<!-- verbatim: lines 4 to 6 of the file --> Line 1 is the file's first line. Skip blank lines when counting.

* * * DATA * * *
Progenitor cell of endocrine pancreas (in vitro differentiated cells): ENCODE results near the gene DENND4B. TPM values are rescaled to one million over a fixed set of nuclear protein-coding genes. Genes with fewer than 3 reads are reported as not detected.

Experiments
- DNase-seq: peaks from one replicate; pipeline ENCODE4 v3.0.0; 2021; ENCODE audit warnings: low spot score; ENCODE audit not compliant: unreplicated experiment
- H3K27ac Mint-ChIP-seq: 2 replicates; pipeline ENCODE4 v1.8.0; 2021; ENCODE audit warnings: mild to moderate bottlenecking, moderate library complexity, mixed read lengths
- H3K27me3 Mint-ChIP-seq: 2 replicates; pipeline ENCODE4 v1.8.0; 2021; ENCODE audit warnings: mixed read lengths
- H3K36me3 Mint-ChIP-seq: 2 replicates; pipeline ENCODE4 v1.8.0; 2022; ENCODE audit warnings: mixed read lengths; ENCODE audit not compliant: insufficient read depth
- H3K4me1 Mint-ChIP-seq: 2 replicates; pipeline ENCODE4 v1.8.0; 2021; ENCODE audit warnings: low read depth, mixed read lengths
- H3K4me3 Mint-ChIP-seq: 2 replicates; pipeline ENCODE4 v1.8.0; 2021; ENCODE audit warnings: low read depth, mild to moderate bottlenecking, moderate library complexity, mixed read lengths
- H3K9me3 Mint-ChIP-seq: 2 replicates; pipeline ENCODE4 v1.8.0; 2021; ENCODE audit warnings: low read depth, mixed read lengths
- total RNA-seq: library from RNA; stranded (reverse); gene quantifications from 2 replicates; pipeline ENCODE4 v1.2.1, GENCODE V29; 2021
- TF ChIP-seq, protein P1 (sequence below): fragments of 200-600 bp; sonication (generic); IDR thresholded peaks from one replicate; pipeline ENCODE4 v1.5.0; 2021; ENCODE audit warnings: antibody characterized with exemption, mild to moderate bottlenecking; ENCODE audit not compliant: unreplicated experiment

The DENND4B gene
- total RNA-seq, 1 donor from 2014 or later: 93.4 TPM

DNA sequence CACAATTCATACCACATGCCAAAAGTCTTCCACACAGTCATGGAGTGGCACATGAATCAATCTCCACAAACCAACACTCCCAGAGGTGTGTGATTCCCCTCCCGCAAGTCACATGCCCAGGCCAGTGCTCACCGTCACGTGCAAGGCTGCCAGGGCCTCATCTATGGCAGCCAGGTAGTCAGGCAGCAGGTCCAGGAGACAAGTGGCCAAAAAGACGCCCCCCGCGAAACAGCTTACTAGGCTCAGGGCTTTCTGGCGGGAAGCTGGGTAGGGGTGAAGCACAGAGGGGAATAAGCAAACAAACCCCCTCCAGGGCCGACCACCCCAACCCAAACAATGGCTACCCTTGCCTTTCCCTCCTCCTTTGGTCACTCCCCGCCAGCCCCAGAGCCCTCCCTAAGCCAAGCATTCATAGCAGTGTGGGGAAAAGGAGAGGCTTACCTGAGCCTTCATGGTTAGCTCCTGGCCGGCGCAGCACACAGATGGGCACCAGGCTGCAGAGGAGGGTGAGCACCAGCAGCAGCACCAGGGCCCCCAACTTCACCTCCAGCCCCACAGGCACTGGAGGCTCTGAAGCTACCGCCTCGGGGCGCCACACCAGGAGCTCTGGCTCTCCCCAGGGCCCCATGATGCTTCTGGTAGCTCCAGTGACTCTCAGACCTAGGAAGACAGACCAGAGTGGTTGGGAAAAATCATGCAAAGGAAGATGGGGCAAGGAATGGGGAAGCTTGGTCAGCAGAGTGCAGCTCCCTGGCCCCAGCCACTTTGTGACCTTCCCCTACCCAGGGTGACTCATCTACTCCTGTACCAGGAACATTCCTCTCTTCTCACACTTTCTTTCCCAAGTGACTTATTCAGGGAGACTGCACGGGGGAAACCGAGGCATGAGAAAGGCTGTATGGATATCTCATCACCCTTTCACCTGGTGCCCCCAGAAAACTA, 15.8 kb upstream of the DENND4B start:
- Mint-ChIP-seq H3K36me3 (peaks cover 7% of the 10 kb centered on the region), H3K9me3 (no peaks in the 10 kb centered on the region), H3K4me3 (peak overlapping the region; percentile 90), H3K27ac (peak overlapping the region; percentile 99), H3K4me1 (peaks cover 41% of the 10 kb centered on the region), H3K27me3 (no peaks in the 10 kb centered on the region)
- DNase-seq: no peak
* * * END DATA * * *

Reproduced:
- H3K27ac Mint-ChIP-seq: 2 replicates; pipeline ENCODE4 v1.8.0; 2021; ENCODE audit warnings: mild to moderate bottlenecking, moderate library complexity, mixed read lengths
- H3K27me3 Mint-ChIP-seq: 2 replicates; pipeline ENCODE4 v1.8.0; 2021; ENCODE audit warnings: mixed read lengths
- H3K36me3 Mint-ChIP-seq: 2 replicates; pipeline ENCODE4 v1.8.0; 2022; ENCODE audit warnings: mixed read lengths; ENCODE audit not compliant: insufficient read depth